Constitutional Innovation and Imitation in the American States


The widespread adoption of written constitutions is one of the most notable developments in institutional design in politics over the past 250 years. The American states offer a rich place to study constitutional innovation and imitation as being among the first political bodies to adopt constitutions and also given that they often replaced them, in both cases innovating and learning from one another. In this paper, we use quantitative text analysis to identify constitutional innovation and to investigate patterns of imitation. First, we find substantial textual borrowing between state constitutions. On average, 20 percent of a state’s constitutional language was borrowed directly from another state constitution. Second, states were more likely to borrow text from geographically proximate states, from temporally proximate state constitutions, and from states that shared similar partisan profiles. Finally, we offer a brief discussion of the most influential constitutions as an exploratory example for extending our approach of identifying textual innovation and imitation. These findings offer new contributions to both the study of constitutional design and institutional diffusion.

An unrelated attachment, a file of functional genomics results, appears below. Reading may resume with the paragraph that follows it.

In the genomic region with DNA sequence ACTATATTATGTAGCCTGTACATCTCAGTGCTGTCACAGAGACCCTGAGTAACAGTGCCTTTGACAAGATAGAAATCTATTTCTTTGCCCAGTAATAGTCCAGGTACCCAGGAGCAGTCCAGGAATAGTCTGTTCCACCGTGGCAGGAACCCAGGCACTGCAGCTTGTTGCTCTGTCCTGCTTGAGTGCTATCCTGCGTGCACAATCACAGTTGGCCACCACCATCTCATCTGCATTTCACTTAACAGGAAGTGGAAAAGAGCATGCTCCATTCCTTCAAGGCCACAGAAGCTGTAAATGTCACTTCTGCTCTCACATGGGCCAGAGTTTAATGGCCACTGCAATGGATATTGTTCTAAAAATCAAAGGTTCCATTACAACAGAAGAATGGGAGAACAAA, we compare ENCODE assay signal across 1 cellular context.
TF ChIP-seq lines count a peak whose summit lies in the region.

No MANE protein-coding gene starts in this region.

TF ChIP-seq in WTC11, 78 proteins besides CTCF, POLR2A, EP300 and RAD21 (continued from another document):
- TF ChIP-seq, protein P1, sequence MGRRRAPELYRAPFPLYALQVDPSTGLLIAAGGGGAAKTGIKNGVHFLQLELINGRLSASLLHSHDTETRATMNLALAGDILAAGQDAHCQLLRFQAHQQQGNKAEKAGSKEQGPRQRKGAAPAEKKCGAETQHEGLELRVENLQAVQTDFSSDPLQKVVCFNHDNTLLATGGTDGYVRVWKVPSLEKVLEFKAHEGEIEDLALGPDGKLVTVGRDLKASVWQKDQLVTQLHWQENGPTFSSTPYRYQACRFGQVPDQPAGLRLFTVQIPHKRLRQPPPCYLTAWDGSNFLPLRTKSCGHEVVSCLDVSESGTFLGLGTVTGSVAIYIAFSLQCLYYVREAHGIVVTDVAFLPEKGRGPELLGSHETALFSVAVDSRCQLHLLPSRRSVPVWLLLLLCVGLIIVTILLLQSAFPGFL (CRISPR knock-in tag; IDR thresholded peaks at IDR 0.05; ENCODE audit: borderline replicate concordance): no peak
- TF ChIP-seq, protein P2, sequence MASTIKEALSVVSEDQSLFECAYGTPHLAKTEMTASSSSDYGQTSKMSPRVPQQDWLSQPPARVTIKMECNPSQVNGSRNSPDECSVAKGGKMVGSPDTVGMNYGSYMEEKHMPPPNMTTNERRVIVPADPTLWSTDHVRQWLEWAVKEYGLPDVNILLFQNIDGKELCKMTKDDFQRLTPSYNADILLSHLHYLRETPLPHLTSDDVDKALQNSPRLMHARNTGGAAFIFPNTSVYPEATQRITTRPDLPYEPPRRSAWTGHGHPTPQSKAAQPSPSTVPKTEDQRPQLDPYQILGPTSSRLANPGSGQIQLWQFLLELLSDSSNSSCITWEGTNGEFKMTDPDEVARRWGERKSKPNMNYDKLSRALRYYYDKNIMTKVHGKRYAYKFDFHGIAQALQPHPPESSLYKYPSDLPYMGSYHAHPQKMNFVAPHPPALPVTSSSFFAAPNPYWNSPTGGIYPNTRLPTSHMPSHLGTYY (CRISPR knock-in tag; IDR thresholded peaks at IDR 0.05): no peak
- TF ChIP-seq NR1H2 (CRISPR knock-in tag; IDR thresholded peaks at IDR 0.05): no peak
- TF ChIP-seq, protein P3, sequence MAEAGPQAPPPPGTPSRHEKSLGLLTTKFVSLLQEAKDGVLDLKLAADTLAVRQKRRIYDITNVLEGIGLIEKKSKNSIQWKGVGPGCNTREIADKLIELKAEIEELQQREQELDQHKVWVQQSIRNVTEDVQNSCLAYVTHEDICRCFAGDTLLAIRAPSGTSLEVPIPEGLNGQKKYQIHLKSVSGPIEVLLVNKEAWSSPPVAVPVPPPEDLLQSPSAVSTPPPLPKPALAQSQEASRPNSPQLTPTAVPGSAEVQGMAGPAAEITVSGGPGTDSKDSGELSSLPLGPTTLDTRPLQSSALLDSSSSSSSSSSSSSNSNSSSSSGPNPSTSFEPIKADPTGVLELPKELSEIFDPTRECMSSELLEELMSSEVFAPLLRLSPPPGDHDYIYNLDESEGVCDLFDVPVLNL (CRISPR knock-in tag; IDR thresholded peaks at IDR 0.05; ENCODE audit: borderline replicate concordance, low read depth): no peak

Forthcoming at Political Research Quarterly